Fashion photographer Terry Richardson’s defenders have fended off allegations that he’s a sexual predator with a single word: “art.”
“Is Terry Richardson an artist or a predator?” New York’s Benjamin Wallace asked in a sympathetic article last month.
“Our company worked with Terry Richardson for his artistic and creative value and we are unaware about his private activities,” Roberto Cavalli spokesman Andrew Lister recently wrote in an email to BuzzFeed.
But seven leading photography and art critics said in interviews with BuzzFeed that Richardson’s work doesn’t really qualify as art photography. It would, the critics said, be laughable to mention Richardson in the same sentence as the giants of recent photography to whom his defenders sometimes liken him — figures like Robert Mapplethorpe and Nan Goldin, whose explicitly sexual topics draw comparison to Richardson, but whose attention to visual form and language are entirely different.
“I actually don’t consider Terry Richardson part of the art world,” said Jessica Dawson, an art critic and visiting professor at UCLA, who rejected Richardson’s defenders’ contentions out of hand.
“Like Annie Leibovitz, Richardson’s first allegiance is to whoever hires him, and his work’s primary purpose is commercial,” she said, adding that she couldn’t think of any Richardson work in museum collections, and that even the galleries that show him “are places that flirt with fashion and celebrity” and “generally aren’t part of the scholarship/criticism/connoisseurship conversation.”
“He’s a journeyman, not an artist at all,” she said.
To be clear, the quality of Richardson’s work isn’t relevant to the allegations against him. But as Richardson continues signing new clients for his “creative value,” his total absence from the actual art photography world has been strangely left out of discussions of his work and his actions.
“He is more a fashion and celebrity photographer than an artist, not that these distinctions count for very much,” said Sebastian Smee, Pulitzer Prize-winning critic for The Boston Globe. “Is he a good fashion/celebrity photographer? Sure. On occasion.”
The dismissals of Richardson were remarkably consistent — and hardly confined to the feminist precincts of the critical spectrum.
“The question ‘Is Terry Richardson a good artist?’ assumes that he is an artist at all, which he is not,” said James Panero, the executive editor and gallery critic for the New Criterion. “He is merely a perpetuator of celebrity sleaze with a penetrating flash.”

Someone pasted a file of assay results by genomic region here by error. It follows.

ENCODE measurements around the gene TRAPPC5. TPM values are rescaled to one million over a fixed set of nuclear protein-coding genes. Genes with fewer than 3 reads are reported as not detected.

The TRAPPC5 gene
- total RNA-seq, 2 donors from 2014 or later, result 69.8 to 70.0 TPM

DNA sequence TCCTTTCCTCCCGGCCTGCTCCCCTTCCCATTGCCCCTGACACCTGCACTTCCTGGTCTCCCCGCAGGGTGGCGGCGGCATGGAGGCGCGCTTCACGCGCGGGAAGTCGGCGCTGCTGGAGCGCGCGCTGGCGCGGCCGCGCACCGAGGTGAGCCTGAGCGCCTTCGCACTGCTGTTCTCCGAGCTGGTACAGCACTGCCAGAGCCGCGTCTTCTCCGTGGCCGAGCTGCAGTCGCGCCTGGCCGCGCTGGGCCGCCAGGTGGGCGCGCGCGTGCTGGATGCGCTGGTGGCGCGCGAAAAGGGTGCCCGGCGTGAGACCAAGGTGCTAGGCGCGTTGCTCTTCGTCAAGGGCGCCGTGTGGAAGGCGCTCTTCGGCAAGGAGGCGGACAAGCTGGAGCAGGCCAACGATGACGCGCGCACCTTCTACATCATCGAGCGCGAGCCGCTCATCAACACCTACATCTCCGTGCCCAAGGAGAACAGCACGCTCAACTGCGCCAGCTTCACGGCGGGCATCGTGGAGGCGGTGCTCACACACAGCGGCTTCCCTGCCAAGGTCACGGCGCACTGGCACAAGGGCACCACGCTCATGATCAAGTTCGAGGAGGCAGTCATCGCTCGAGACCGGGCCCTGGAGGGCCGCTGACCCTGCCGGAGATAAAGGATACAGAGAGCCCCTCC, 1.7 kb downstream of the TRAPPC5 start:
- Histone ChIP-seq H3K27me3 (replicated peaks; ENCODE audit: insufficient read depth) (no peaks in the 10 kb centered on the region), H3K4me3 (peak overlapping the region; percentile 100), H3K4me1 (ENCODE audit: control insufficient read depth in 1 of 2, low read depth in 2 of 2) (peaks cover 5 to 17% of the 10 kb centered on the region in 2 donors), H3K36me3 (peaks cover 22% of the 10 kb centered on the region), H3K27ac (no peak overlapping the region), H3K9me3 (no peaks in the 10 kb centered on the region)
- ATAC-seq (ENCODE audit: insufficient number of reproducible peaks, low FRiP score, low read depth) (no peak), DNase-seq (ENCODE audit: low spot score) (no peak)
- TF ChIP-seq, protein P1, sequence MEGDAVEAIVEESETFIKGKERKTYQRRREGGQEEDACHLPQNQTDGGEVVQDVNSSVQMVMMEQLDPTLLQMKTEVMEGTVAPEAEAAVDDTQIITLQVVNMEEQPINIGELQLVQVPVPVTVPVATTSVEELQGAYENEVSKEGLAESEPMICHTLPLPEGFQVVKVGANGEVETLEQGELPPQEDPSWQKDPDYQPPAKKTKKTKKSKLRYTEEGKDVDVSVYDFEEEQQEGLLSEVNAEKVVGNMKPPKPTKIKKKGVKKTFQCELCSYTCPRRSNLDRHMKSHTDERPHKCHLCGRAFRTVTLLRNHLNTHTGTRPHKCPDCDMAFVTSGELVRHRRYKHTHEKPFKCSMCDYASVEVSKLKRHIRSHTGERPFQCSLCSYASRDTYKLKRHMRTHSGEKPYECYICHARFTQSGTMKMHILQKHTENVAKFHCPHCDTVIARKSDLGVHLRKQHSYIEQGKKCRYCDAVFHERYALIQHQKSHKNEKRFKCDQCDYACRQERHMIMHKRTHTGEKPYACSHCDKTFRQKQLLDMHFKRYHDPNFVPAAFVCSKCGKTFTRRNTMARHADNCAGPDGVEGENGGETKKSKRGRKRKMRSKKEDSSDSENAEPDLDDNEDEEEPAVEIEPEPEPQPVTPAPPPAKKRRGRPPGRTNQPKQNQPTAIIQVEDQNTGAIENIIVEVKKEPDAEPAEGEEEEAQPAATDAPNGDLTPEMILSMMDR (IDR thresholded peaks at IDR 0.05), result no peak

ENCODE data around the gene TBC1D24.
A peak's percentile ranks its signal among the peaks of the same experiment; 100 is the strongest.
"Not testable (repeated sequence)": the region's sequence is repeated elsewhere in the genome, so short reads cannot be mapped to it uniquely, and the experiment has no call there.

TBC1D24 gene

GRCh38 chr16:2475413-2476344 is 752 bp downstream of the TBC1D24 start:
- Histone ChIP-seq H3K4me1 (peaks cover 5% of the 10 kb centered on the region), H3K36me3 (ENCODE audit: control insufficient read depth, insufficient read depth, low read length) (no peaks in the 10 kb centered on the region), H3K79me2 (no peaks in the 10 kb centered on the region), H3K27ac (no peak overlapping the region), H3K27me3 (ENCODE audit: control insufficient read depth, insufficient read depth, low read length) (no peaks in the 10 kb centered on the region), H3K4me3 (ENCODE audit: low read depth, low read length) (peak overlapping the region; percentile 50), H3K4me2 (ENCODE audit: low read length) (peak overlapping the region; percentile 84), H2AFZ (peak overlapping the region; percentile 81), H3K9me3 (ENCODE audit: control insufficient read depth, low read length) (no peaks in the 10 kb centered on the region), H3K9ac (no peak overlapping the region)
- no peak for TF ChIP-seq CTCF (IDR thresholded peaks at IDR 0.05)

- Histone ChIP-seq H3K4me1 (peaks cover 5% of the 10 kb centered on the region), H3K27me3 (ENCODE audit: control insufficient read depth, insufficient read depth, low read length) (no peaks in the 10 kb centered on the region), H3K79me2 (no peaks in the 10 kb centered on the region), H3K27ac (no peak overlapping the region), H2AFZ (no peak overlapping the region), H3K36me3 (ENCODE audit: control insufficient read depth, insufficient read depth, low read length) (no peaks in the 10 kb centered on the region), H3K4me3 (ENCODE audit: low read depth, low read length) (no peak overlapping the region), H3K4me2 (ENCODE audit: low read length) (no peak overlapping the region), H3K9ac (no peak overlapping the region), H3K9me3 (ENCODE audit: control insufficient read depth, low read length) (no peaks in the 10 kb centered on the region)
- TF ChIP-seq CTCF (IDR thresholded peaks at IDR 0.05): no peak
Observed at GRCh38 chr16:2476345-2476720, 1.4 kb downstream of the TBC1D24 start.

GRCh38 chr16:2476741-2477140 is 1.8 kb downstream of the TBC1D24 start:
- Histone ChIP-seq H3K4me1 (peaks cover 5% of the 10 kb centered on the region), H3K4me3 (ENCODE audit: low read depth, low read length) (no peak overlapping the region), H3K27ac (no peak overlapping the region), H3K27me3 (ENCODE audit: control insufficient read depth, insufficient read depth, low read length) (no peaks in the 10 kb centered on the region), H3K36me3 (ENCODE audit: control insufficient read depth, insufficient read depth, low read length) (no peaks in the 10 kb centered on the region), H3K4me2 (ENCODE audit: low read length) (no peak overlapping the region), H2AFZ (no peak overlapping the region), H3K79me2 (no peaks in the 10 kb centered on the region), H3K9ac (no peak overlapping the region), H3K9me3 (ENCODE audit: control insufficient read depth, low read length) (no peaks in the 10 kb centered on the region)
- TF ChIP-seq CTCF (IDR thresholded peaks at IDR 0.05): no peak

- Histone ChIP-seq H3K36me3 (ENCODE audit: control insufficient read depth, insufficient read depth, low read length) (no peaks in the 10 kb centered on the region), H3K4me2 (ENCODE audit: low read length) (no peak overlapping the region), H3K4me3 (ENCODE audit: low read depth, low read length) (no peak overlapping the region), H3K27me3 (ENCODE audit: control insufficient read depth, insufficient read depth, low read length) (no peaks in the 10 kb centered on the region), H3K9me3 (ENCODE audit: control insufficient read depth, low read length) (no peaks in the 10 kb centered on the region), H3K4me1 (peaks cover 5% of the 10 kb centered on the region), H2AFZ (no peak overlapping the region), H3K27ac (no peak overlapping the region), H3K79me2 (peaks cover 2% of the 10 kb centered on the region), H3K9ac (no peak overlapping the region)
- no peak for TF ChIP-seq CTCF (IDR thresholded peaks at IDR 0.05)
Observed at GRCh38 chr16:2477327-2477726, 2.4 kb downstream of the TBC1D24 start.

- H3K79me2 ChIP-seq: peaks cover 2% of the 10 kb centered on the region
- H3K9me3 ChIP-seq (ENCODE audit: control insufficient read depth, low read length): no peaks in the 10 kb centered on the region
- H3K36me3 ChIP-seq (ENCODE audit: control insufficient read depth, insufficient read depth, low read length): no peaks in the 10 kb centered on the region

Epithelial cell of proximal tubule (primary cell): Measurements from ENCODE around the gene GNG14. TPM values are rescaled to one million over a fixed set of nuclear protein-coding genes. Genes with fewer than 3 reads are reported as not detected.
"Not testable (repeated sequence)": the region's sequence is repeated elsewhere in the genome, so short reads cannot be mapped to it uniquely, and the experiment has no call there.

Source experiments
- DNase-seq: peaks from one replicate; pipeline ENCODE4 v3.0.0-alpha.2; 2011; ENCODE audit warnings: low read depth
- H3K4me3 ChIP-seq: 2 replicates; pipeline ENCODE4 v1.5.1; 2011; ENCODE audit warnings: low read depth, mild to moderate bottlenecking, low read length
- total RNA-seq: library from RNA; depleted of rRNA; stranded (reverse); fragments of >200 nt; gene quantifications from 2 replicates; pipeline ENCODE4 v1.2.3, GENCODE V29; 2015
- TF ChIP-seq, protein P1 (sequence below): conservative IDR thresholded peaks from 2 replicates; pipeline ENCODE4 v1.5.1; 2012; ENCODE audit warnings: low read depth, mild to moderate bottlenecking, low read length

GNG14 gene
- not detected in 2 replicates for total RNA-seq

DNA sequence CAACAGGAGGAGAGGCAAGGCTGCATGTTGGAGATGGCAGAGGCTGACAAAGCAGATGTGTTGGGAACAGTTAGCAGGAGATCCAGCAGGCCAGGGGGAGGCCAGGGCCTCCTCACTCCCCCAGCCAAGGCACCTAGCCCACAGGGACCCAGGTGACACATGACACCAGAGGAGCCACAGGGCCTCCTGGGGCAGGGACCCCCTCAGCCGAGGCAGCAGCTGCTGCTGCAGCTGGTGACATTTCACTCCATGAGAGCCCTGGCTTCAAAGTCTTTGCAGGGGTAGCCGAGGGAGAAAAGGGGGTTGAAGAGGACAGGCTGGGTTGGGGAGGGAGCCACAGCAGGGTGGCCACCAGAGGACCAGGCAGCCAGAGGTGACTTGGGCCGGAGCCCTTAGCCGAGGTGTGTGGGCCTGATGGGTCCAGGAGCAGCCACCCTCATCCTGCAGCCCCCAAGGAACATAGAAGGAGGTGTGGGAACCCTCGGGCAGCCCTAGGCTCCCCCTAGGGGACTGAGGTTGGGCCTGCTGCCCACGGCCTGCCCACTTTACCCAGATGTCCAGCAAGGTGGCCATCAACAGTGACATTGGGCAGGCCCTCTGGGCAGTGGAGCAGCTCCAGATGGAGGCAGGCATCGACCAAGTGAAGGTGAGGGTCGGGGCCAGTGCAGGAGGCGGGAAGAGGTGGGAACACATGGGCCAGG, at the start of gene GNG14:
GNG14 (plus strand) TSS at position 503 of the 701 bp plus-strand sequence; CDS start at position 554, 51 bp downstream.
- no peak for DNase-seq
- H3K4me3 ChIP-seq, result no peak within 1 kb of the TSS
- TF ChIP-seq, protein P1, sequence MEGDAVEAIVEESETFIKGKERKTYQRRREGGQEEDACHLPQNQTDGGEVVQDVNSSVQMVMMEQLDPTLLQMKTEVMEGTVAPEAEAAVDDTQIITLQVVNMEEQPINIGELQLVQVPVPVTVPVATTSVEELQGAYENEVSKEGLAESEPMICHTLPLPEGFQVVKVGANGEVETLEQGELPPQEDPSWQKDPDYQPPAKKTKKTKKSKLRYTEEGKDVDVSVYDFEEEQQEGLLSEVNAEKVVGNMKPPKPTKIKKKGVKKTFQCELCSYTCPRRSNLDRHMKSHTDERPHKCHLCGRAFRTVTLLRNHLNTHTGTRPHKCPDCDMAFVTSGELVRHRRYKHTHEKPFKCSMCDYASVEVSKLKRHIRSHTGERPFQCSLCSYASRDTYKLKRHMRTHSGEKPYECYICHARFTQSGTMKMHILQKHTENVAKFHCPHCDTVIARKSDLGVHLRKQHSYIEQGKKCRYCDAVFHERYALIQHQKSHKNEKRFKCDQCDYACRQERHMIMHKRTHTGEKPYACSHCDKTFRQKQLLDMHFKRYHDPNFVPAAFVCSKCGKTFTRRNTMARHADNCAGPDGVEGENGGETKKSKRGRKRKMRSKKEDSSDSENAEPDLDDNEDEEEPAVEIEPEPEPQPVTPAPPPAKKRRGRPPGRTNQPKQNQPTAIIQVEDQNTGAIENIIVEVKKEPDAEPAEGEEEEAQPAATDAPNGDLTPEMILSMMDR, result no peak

Other critics said Richardson has simply failed to do the hard work that typically accompanies the label “art.”
“His style’s remained incredibly similar over the years; it’s made him an easy sell because he’s got a brand. But is he deep? No. Does he keep on innovating? No. Does he add any statements of value to the world? No,” said Corinna Kirsch, a senior editor at Art F City. “Aesthetically and ethically, he’s a poor artist.”
“Terry Richardson makes images that ask you to look at them not because they ask hard questions or question cultural norms, but because they are glossy and filled with celebrity,” said Hyperallergic writer and critic Alicia Eler.
And critics almost unanimously dismissed the quality of Richardson’s actual work.
“The ones of the landscape with the motel signs, etc., are straightforward and artless, driven by their supposed content,” said poet and Hyperallergic critic John Yau. “The portraits are also straightforward and part of this country’s preoccupation with youth — ‘beautiful’ teenagers. They are ‘fashionable,’ but are not otherwise interesting.”
So, whatever the verdict on Richardson’s alleged sexual abuse against models, don’t expect him at the Whitney any time soon.
“Most of his images wouldn’t make sense in a gallery — they aren’t using that visual language,” said Paddy Johnson, the founding editor of Art F City and columnist at Artnet, who dismissed Richardson’s work as “formulaic.”
“I don’t want to talk about any of that in the context of art,” Johnson said. “He’s a fashion photographer who uses the word ‘art’ to get women to take their clothes off.”